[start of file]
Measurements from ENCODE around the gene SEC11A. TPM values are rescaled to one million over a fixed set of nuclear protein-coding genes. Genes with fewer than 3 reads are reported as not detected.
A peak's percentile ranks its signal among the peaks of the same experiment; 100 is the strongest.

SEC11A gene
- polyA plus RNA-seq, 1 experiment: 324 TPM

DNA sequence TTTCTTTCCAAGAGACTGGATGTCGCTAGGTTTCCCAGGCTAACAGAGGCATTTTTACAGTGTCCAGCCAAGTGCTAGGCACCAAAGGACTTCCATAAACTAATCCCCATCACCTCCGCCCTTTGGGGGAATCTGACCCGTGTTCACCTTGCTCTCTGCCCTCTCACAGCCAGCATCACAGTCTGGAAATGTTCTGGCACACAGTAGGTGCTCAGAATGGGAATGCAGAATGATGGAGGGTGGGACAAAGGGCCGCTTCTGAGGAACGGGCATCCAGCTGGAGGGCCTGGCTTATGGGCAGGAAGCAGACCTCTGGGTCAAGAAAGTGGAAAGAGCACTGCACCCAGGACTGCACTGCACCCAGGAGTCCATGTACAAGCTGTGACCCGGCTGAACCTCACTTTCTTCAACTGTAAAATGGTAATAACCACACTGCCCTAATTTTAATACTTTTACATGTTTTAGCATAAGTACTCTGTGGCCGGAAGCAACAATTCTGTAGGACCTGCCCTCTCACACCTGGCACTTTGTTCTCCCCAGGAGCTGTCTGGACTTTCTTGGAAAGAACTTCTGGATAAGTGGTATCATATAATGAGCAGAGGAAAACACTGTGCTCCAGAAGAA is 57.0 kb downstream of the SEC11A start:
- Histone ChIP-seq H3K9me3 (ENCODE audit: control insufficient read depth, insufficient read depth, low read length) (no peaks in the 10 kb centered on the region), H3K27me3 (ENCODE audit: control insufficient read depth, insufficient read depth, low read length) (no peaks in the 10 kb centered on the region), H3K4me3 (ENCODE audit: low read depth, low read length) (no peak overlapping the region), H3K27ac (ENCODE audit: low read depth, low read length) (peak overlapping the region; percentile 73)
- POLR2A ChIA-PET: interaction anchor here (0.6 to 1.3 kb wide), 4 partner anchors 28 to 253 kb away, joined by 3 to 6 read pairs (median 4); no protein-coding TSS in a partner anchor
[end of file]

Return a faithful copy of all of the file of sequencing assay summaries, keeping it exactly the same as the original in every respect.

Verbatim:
Measurements from ENCODE around the gene SEC11A. TPM values are rescaled to one million over a fixed set of nuclear protein-coding genes. Genes with fewer than 3 reads are reported as not detected.
A peak's percentile ranks its signal among the peaks of the same experiment; 100 is the strongest.

SEC11A gene
- polyA plus RNA-seq, 1 experiment: 324 TPM

DNA sequence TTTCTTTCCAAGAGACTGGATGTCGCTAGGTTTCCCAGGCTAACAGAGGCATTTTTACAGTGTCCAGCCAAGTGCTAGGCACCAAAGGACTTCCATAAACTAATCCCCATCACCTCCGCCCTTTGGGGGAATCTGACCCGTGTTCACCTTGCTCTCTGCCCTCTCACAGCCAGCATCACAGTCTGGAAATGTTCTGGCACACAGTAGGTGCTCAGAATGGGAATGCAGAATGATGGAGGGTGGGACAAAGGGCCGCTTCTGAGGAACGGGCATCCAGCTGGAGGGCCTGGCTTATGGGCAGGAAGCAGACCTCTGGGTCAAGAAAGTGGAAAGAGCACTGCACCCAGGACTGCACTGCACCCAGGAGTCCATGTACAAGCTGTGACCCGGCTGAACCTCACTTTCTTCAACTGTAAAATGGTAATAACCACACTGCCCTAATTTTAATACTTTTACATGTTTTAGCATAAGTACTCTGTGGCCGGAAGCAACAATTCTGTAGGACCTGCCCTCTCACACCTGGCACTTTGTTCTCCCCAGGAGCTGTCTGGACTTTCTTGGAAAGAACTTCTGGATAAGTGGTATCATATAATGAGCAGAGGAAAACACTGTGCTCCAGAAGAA is 57.0 kb downstream of the SEC11A start:
- Histone ChIP-seq H3K9me3 (ENCODE audit: control insufficient read depth, insufficient read depth, low read length) (no peaks in the 10 kb centered on the region), H3K27me3 (ENCODE audit: control insufficient read depth, insufficient read depth, low read length) (no peaks in the 10 kb centered on the region), H3K4me3 (ENCODE audit: low read depth, low read length) (no peak overlapping the region), H3K27ac (ENCODE audit: low read depth, low read length) (peak overlapping the region; percentile 73)
- POLR2A ChIA-PET: interaction anchor here (0.6 to 1.3 kb wide), 4 partner anchors 28 to 253 kb away, joined by 3 to 6 read pairs (median 4); no protein-coding TSS in a partner anchor